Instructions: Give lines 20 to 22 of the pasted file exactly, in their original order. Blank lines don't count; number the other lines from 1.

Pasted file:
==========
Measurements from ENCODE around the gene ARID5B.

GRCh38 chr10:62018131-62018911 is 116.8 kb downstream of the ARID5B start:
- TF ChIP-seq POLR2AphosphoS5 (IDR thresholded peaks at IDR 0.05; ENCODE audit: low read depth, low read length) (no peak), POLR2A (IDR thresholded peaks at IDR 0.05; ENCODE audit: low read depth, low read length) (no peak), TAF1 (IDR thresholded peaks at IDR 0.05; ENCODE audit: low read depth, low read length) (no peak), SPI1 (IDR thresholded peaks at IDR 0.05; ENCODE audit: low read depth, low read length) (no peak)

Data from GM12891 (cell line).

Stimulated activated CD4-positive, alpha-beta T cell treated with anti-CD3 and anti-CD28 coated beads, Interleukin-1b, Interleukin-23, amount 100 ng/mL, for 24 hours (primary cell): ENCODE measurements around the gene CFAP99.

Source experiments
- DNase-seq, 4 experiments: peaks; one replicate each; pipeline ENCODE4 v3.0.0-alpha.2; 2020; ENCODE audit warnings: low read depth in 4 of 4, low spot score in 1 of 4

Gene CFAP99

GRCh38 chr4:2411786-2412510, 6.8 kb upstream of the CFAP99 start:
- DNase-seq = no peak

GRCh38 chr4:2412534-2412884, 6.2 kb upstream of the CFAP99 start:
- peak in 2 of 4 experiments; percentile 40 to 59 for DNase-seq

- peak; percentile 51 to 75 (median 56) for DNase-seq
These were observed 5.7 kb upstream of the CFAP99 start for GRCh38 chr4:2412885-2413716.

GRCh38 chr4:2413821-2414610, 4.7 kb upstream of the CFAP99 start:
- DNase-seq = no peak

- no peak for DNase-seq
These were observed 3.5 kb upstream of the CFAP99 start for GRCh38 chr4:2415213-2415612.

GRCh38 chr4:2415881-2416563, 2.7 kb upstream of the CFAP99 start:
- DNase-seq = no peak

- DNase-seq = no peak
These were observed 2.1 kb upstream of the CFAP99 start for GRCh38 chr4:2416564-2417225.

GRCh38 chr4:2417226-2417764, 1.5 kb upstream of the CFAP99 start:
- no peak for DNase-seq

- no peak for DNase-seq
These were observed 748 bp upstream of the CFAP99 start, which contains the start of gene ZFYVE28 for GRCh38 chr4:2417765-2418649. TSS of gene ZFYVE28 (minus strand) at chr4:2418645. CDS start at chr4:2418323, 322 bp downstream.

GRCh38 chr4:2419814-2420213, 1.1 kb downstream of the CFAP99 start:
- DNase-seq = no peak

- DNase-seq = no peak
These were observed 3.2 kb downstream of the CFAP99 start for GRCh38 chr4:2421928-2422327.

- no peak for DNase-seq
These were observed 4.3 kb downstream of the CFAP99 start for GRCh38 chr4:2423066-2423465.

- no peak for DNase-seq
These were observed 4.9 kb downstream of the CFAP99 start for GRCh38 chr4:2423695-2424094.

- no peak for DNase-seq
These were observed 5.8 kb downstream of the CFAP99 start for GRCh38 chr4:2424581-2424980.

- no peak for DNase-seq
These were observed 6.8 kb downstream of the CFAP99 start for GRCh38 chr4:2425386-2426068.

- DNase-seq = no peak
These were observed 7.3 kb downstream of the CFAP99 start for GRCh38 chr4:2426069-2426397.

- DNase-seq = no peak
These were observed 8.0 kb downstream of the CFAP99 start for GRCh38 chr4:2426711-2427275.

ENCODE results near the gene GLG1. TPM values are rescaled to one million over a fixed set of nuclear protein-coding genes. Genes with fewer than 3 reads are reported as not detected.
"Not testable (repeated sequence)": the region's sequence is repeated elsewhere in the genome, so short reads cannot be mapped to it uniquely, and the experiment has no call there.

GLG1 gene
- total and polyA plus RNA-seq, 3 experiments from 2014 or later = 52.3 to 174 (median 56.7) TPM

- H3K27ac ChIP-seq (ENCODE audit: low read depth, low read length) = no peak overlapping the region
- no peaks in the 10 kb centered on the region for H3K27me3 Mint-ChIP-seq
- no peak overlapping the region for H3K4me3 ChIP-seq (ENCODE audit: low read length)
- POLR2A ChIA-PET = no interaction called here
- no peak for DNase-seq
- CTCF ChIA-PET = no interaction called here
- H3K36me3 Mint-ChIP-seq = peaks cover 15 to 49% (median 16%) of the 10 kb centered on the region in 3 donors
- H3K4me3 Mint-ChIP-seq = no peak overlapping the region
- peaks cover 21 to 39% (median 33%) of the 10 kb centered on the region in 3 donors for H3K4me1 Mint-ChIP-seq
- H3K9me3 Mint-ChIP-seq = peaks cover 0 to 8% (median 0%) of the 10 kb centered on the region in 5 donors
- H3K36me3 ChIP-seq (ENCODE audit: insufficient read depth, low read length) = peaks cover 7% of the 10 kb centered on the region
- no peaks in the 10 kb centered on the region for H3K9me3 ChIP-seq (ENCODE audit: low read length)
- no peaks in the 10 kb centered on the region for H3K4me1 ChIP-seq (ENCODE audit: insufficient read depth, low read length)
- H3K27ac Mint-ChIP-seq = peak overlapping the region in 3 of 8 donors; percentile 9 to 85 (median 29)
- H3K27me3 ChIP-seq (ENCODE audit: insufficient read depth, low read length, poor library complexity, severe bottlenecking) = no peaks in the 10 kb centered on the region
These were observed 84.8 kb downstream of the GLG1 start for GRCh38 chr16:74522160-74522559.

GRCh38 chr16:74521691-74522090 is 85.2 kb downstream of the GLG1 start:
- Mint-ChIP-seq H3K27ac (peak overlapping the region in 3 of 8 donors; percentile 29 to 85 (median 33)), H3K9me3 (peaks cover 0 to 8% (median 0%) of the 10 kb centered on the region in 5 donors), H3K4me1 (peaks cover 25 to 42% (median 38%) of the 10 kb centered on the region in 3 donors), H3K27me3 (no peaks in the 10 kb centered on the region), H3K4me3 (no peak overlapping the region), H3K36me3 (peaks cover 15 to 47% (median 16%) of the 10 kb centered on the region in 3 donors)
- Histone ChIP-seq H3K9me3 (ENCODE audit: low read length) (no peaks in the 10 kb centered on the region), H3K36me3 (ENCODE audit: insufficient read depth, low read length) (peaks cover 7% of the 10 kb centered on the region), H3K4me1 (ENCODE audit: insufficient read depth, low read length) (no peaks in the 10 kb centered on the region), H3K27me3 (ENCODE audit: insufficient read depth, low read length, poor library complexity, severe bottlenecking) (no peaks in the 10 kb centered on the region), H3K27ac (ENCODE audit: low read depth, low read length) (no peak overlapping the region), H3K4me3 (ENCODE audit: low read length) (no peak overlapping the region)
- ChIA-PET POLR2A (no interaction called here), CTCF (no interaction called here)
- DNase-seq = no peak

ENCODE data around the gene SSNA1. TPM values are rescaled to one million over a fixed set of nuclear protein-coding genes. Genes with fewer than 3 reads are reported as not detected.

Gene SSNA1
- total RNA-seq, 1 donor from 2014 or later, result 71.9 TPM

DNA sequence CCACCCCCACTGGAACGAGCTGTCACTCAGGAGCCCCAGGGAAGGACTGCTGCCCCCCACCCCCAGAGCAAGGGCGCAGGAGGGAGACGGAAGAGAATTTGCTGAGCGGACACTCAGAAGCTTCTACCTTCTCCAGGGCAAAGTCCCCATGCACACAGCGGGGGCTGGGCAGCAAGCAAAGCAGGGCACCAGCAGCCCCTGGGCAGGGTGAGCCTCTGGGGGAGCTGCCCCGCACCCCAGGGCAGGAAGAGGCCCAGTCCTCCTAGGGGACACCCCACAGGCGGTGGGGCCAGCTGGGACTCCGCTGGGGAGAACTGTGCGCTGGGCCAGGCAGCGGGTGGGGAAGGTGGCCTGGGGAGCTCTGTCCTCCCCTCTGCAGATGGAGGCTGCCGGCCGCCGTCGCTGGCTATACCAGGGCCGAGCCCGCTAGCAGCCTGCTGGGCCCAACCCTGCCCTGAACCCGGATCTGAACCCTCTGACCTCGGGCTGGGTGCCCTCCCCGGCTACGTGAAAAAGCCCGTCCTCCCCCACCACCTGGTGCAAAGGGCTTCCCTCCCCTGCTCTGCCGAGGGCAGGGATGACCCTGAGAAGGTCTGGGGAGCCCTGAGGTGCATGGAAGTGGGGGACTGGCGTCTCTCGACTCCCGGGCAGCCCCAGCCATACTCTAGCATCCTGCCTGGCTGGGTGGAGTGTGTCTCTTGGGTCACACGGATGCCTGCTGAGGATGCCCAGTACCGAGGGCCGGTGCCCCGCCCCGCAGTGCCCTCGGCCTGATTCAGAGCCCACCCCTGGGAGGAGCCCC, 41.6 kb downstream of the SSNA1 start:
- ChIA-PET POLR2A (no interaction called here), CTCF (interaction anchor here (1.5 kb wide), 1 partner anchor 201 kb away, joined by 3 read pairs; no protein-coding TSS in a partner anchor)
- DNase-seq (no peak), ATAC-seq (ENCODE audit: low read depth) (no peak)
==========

- DNase-seq = no peak

- DNase-seq = no peak
These were observed 2.1 kb upstream of the CFAP99 start for GRCh38 chr4:2416564-2417225.